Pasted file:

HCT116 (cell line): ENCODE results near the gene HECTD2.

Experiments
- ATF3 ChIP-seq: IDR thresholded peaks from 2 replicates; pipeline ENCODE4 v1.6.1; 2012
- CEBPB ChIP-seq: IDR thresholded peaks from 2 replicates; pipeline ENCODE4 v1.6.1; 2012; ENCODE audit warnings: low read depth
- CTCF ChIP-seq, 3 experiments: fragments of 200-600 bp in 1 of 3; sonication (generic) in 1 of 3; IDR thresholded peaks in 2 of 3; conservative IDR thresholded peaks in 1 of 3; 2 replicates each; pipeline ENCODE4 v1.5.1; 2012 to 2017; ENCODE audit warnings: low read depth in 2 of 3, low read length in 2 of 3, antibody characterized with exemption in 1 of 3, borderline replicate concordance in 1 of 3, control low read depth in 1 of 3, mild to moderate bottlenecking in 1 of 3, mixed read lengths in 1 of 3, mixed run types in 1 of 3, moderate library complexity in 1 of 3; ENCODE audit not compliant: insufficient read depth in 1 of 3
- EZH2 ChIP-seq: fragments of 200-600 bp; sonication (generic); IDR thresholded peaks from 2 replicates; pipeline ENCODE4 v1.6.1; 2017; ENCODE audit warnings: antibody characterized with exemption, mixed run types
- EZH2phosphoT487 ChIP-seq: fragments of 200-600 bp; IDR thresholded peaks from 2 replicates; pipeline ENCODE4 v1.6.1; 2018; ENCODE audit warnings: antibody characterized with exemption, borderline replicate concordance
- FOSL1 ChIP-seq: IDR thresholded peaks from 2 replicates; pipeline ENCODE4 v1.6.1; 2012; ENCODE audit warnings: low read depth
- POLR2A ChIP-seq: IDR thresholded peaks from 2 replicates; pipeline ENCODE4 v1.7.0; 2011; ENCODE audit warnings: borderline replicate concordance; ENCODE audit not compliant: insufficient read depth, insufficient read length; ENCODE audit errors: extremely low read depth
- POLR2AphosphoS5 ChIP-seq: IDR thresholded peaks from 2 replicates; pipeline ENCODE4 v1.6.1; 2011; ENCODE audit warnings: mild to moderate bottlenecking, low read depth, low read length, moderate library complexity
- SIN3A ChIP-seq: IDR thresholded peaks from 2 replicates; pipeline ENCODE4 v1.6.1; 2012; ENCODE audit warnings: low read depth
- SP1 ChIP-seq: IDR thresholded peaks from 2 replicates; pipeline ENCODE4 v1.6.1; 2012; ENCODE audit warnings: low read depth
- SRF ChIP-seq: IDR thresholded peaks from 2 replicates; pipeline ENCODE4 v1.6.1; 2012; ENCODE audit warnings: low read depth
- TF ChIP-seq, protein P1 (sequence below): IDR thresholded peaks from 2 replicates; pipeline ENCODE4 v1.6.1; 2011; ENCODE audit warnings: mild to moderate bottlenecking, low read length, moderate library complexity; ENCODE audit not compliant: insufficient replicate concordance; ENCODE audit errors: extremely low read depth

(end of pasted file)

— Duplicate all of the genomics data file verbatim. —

HCT116 (cell line): ENCODE results near the gene HECTD2.

Experiments
- ATF3 ChIP-seq: IDR thresholded peaks from 2 replicates; pipeline ENCODE4 v1.6.1; 2012
- CEBPB ChIP-seq: IDR thresholded peaks from 2 replicates; pipeline ENCODE4 v1.6.1; 2012; ENCODE audit warnings: low read depth
- CTCF ChIP-seq, 3 experiments: fragments of 200-600 bp in 1 of 3; sonication (generic) in 1 of 3; IDR thresholded peaks in 2 of 3; conservative IDR thresholded peaks in 1 of 3; 2 replicates each; pipeline ENCODE4 v1.5.1; 2012 to 2017; ENCODE audit warnings: low read depth in 2 of 3, low read length in 2 of 3, antibody characterized with exemption in 1 of 3, borderline replicate concordance in 1 of 3, control low read depth in 1 of 3, mild to moderate bottlenecking in 1 of 3, mixed read lengths in 1 of 3, mixed run types in 1 of 3, moderate library complexity in 1 of 3; ENCODE audit not compliant: insufficient read depth in 1 of 3
- EZH2 ChIP-seq: fragments of 200-600 bp; sonication (generic); IDR thresholded peaks from 2 replicates; pipeline ENCODE4 v1.6.1; 2017; ENCODE audit warnings: antibody characterized with exemption, mixed run types
- EZH2phosphoT487 ChIP-seq: fragments of 200-600 bp; IDR thresholded peaks from 2 replicates; pipeline ENCODE4 v1.6.1; 2018; ENCODE audit warnings: antibody characterized with exemption, borderline replicate concordance
- FOSL1 ChIP-seq: IDR thresholded peaks from 2 replicates; pipeline ENCODE4 v1.6.1; 2012; ENCODE audit warnings: low read depth
- POLR2A ChIP-seq: IDR thresholded peaks from 2 replicates; pipeline ENCODE4 v1.7.0; 2011; ENCODE audit warnings: borderline replicate concordance; ENCODE audit not compliant: insufficient read depth, insufficient read length; ENCODE audit errors: extremely low read depth
- POLR2AphosphoS5 ChIP-seq: IDR thresholded peaks from 2 replicates; pipeline ENCODE4 v1.6.1; 2011; ENCODE audit warnings: mild to moderate bottlenecking, low read depth, low read length, moderate library complexity
- SIN3A ChIP-seq: IDR thresholded peaks from 2 replicates; pipeline ENCODE4 v1.6.1; 2012; ENCODE audit warnings: low read depth
- SP1 ChIP-seq: IDR thresholded peaks from 2 replicates; pipeline ENCODE4 v1.6.1; 2012; ENCODE audit warnings: low read depth
- SRF ChIP-seq: IDR thresholded peaks from 2 replicates; pipeline ENCODE4 v1.6.1; 2012; ENCODE audit warnings: low read depth
- TF ChIP-seq, protein P1 (sequence below): IDR thresholded peaks from 2 replicates; pipeline ENCODE4 v1.6.1; 2011; ENCODE audit warnings: mild to moderate bottlenecking, low read length, moderate library complexity; ENCODE audit not compliant: insufficient replicate concordance; ENCODE audit errors: extremely low read depth